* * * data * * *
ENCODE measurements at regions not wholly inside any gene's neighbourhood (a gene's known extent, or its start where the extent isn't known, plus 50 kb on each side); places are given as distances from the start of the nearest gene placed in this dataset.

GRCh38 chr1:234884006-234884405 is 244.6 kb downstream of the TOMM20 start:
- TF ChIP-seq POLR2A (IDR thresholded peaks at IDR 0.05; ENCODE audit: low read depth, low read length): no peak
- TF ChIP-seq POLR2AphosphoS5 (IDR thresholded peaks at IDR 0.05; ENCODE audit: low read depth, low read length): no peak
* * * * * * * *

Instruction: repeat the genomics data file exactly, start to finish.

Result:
ENCODE measurements at regions not wholly inside any gene's neighbourhood (a gene's known extent, or its start where the extent isn't known, plus 50 kb on each side); places are given as distances from the start of the nearest gene placed in this dataset.

GRCh38 chr1:234884006-234884405 is 244.6 kb downstream of the TOMM20 start:
- TF ChIP-seq POLR2A (IDR thresholded peaks at IDR 0.05; ENCODE audit: low read depth, low read length): no peak
- TF ChIP-seq POLR2AphosphoS5 (IDR thresholded peaks at IDR 0.05; ENCODE audit: low read depth, low read length): no peak